This is a follow-up to my post from a couple of weeks ago, What I learned after I lost my smartphone. You may want to read that first if you haven’t already.
My lost smartphone has been found! To my surprise, I got a call on Thursday from a young woman in Safety Harbor who had purchased a phone from an acquaintance. When she turned on the phone to activate it, there was a message from me that appeared. It went something like this:
Please return our phone. We can be reached at (phone number). No questions will be asked.
That was, if I recall correctly, the message we had set on Find My iPhone after losing the phone. Thankfully, the woman who bought the phone (for $50 – what a deal) is honest and did the right thing. Here’s what I learned, in retrospect.
1. I made one major security mistake
In iOS7, Apple added a new featured called Control Center, which provides easy access to a number of useful things like changing the screen brightness, volume, etc. It looks like this:
Note the first two icons in the upper right – the first puts the phone into Airplane Mode (all connections off) and the second turns wifi on & off. I had it set so Control Center could be accessed from the lock screen, which was a bad idea. This allowed the thief to take the phone offline (via Airplane Mode) without turning it off, giving them time to try figuring out the passcode.
It also reduced the time we had to try to locate the thief via Find My iPhone. The immediate time period after the loss is the best time to locate the phone as the thief will likely be nearby.
Needless to say, I immediately turned off the ability to access Control Center from the lock screen on my phone after realizing this.
2a. When you set a phone to be erased in Find My iPhone, it won’t notify you when it’s online
Well duh – that makes sense. I’m just happy that the woman called my number before the phone erased itself. So you have to decide whether to
- try to find the phone and take the chance your data will be accessed
- erase the data and take the chance you will lose the phone
I would still go for the latter – buying a new or used replacement phone is much better than having a thief access your bank account.
2b. When you set a phone to be erased in Find My iPhone, you can’t undo it
Even though I got my phone back, the data was still erased. There’s no option in Find My iPhone to cancel the erase, as I found out. No worry though – that’s what back ups are for.
3. You can set an actual password instead of a 4 digit passcode in iOS7
A password can have 10+ characters and use both letters and numbers, making it highly unlikely a thief can figure out your login. Unless, of course, you use a bad password like password or 12345678. Considering I need to access my phone multiple time a day, I’ll stick to the 4 digit passcode. However…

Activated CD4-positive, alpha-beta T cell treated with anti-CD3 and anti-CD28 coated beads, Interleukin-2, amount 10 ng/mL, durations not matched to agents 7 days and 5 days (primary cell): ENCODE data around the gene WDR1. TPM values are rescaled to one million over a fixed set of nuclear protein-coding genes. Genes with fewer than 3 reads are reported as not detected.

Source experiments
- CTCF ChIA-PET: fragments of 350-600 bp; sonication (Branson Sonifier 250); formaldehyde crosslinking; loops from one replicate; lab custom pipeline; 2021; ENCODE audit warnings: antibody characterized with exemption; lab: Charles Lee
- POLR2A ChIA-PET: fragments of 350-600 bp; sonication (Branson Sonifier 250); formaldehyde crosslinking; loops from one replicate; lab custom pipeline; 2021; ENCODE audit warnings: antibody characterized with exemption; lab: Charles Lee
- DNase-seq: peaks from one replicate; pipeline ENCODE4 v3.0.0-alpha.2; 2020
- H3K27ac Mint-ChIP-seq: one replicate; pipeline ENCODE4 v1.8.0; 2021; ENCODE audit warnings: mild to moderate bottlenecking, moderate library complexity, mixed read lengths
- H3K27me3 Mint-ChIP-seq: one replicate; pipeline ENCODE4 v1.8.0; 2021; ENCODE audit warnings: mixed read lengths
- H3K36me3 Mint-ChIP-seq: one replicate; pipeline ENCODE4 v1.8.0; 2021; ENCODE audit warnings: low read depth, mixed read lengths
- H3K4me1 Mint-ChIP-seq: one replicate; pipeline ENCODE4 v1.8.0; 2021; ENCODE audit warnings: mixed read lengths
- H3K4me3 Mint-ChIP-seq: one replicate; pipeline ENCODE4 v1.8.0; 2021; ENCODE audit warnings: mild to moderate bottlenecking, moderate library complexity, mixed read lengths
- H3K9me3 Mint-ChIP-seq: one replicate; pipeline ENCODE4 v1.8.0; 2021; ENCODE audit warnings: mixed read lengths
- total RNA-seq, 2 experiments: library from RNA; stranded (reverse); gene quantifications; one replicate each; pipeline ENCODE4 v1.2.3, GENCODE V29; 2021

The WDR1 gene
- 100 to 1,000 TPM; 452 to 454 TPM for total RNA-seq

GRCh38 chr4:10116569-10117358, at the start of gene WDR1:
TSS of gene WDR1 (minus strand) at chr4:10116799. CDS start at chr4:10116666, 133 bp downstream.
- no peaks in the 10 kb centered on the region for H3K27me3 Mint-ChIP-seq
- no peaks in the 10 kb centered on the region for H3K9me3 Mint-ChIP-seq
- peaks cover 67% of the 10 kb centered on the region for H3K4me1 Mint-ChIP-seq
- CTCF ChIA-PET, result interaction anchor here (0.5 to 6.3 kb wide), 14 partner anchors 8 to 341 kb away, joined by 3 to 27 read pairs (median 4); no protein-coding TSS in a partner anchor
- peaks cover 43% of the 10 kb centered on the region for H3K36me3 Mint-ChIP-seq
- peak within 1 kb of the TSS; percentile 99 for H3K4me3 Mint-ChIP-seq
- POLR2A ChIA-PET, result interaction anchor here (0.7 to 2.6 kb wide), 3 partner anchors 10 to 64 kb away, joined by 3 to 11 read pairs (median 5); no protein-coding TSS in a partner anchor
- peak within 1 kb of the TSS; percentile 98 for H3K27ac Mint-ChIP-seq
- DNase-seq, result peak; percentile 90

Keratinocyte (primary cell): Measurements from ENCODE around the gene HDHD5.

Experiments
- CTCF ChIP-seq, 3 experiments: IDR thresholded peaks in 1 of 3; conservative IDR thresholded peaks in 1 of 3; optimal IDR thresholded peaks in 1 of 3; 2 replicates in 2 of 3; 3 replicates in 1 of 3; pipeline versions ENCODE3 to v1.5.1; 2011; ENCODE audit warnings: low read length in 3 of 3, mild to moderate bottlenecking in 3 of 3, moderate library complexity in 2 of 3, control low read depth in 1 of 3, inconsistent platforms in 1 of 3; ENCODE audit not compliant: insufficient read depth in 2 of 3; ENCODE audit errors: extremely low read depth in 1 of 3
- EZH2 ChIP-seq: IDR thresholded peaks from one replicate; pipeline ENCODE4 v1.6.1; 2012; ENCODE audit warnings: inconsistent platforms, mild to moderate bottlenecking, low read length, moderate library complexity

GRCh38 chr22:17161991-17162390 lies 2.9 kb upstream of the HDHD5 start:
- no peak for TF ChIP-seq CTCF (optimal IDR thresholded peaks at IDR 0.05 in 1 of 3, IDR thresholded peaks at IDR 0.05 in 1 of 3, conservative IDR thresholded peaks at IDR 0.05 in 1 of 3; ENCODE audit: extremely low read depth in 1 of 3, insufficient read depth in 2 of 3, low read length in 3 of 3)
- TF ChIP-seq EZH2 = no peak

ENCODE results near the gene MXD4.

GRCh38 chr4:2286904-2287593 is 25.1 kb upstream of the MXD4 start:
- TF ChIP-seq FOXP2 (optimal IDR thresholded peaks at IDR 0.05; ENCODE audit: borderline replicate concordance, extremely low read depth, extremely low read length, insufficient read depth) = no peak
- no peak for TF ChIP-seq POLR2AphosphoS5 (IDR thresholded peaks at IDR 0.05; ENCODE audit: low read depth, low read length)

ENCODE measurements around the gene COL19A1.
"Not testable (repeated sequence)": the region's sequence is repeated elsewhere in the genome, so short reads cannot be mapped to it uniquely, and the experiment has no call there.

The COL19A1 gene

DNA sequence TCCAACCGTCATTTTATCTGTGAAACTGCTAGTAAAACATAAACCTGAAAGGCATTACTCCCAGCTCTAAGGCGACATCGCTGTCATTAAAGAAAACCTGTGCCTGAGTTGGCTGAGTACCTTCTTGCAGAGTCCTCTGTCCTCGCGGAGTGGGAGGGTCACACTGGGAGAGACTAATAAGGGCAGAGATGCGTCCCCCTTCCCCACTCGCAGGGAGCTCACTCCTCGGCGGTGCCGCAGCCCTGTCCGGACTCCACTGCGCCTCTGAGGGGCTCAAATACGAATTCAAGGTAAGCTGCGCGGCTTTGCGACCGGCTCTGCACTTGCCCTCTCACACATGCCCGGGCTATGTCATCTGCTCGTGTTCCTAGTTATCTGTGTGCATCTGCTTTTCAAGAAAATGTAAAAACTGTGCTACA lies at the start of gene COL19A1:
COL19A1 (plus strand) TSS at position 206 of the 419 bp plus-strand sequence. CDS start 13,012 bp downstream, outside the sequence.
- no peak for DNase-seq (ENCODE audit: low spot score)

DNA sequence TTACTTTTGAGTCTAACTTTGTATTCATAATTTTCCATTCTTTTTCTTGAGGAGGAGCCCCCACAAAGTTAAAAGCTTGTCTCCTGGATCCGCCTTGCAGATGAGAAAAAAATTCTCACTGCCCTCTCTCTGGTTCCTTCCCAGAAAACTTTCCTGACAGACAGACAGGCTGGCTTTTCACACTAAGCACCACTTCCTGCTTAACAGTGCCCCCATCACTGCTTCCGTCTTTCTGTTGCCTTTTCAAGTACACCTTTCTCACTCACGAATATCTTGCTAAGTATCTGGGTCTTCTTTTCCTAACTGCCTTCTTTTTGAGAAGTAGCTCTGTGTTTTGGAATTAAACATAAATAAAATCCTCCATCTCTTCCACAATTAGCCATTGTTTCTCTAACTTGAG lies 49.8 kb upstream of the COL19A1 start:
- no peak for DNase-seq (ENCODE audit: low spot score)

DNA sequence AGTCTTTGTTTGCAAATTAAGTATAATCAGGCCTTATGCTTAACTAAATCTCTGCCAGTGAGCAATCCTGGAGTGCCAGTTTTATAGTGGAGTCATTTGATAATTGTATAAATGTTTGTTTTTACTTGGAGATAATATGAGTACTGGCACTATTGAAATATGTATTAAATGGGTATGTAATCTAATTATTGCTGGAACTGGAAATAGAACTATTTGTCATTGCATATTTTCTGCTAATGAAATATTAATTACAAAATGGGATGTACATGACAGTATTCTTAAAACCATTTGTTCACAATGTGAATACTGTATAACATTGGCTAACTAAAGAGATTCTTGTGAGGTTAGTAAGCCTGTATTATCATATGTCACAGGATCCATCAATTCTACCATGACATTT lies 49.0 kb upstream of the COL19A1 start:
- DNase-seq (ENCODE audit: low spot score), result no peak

4. You can set an iPhone to be erased after 10 failed login attempts
This is a really good idea – unless you have a toddler in the house like I do.
5. Using iCloud Keychain is a really, really bad idea
As Apple says, iCloud Keychain keeps your Safari website usernames and passwords, credit card information, and Wi-Fi network information up to date across all of your approved devices… It sounds incredibly convenient – and you can’t access the actual passwords or CC info without another passcode. But if a thief logs into your phone, they can use Safari to log into sites that have passwords saved – including banks, Amazon.com, etc.
I am really glad I don’t use iCloud Keychain – no one should, unless they 1) use a long & complex password to login to their phone and 2) have the phone set to erase after failed login attempts.
A better idea is to use a less deeply integrated password manager like Lastpass, which requires a login before allowing access to passwords. It also isn’t integrated in browsers on mobile like iCloud Keychain is with Safari. If you need to use a password saved in Lastpass, you’ll have to login and then copy/paste it to use it.
6. iOS7 has something called Activation Lock
Even if a thief were to guess the 4-digit passcode (which has 10,000 total combinations and can be hacked in several hours), they can’t turn off Find My iPhone, log out of iCloud or erase/reactivate the device without your iCloud username and password. But if a thief can login to your phone, you have much bigger issues than losing the device. It’s a no-brainer when choosing between losing a phone and identity theft.
7. Backup your phone regularly
This is a no-brainer. With iCloud the most vital data can be backed up regularly via wifi, or you can connect to a computer with iTunes via USB for a more comprehensive backup.
Frankly, I’m lucky and dodged a bullet with this loss & recovery. I figured that the average find a phone in the park and try to sell it thief isn’t savvy enough try accessing the data instead of selling the phone for a measly $50 but you never know. If they had some resolve they could’ve figured out the passcode and I’d be completely up a creek right now. I may still be, if they accessed the data and then sold the phone. I hope that changing all my passwords saved me there.
Of course, it’s all 20/20 in retrospect. I feel better prepared for the next potential loss and I hope you are too.
Photo credit & license